On 14 July 2020, the UK National Security Council met to consider the outcomes of the NCSC’s further review and make a final decision over the role of Huawei and other HRVs in the UK’s 5G network.  It has since been disclosed that the NCSC concluded that the U.S. sanctions mean that Huawei will need to make major changes to how it designs and builds its telecommunication products.  The NCSC concluded that it no longer considers that the UK will be able to manage the security risks of using affected Huawei technology in its future 5G network.[5] 

Following that meeting, Oliver Dowden, the UK Secretary of State for Digital, Culture, Media and Sport, made a statement in the House of Commons announcing that the UK would implement a full phase out of Huawei from the UK’s 5G networks by the end of 2027.  Additionally, buying new Huawei 5G equipment is to be banned after 31 December 2020 and the existing ban on Huawei from most sensitive “core” parts of the 5G network remains.[6]  The UK’s full fibre operators have also been advised to transition away from purchasing new Huawei equipment in accordance with a timetable that is to be determined following a technical consultation.  The Government expects this period to last no longer than two years.  This revised policy position is now expected to be put on a statutory basis with a new Telecoms Security Bill being introduced by the UK Government to give it the powers necessary to implement this new telecoms security framework.

EU developments

At the same time, EU member states are also facing pressure from the European Commission to implement stricter 5G security rules.  In January 2020, the Commission released a non-binding “toolbox” to assist member states in strengthening their security requirements.[7] More recently, it has been reported that the European Commission is to choose a member state with “fully secure” telecom networks to host its new cyber security competence centre, with special emphasis on 5G security.[8] The NIS Cooperation Group – which was established to ensure strategic cooperation and the exchange of information on cyber security among EU member states – is to prepare a report of the state of implementation of new security measures by member states.[9]  Such heighted political pressure could see further restrictions imposed on Huawei and ZTE across the EU.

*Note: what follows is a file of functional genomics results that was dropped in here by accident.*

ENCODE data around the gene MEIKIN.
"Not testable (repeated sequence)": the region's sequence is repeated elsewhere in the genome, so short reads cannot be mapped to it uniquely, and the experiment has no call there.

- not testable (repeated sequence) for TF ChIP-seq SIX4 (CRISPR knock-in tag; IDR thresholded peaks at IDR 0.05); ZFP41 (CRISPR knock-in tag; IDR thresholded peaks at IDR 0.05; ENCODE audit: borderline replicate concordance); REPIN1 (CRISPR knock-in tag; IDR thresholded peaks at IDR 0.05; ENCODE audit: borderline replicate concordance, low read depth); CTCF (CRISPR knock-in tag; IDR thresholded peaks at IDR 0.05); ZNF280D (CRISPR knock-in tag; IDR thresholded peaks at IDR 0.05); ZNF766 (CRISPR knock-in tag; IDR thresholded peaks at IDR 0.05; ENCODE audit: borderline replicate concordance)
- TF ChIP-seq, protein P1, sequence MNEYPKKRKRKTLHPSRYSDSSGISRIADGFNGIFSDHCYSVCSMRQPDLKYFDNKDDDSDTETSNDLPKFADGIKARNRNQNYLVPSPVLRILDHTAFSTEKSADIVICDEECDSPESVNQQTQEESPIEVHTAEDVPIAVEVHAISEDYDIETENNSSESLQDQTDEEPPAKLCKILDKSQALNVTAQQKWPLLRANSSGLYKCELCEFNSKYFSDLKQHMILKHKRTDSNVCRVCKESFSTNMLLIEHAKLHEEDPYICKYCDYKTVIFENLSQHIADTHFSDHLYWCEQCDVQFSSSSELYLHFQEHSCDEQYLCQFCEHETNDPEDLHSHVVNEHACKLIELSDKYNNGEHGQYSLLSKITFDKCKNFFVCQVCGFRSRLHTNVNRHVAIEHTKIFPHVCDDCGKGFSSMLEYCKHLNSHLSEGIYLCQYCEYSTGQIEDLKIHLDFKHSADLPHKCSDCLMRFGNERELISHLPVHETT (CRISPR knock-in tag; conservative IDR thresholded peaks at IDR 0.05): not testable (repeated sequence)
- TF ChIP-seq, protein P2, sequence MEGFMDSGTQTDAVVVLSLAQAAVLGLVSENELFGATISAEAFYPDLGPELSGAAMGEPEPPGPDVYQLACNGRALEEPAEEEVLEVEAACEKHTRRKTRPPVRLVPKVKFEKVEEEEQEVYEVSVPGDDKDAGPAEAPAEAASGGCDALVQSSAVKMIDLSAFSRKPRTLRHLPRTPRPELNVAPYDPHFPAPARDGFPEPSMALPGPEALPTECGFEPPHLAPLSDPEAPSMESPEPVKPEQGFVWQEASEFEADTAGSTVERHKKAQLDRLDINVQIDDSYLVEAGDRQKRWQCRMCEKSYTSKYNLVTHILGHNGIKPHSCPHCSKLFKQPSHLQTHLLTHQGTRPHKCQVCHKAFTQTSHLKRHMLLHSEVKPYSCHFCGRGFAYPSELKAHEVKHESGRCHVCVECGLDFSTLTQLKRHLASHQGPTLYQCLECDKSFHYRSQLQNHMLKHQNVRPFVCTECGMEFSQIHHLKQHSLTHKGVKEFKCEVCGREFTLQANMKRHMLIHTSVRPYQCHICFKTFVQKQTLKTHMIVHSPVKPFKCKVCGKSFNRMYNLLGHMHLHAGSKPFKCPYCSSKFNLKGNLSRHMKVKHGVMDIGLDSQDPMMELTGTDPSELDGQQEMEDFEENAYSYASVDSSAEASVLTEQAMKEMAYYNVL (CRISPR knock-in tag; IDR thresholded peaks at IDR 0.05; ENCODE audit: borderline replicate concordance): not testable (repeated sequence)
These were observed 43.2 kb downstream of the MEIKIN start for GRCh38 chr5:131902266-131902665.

What this means for telecommunication Companies  

These recent developments represent a major U-turn from the UK Government on the role that HRVs can play in 5G and full fibre networks.  Following the UK Government’s reversal of its January decision, there will no doubt be many questions about the feasibility of the timeline for phasing Huawei out of the UK’s telecommunications networks and the costs and time delays to 5G networks that switching suppliers will cause. 

For the UK telecoms industry, this fast changing geopolitical landscape highlights how important it is for companies to keep abreast of developments and to review how regulatory changes could impact their operations.  For many companies, this may mean having to reduce their reliance on HRVs, or remove them altogether, in the UK and beyond. 

A version of this article first appeared in WorldECR


  1. (LeaseholdProperty)Bill?highlight=huawei#contribution-231F4176-3E35-4D0B-AE72-E785C64DD966.
  8.; Commissioner Breton’s statement at minutes 6 to 7.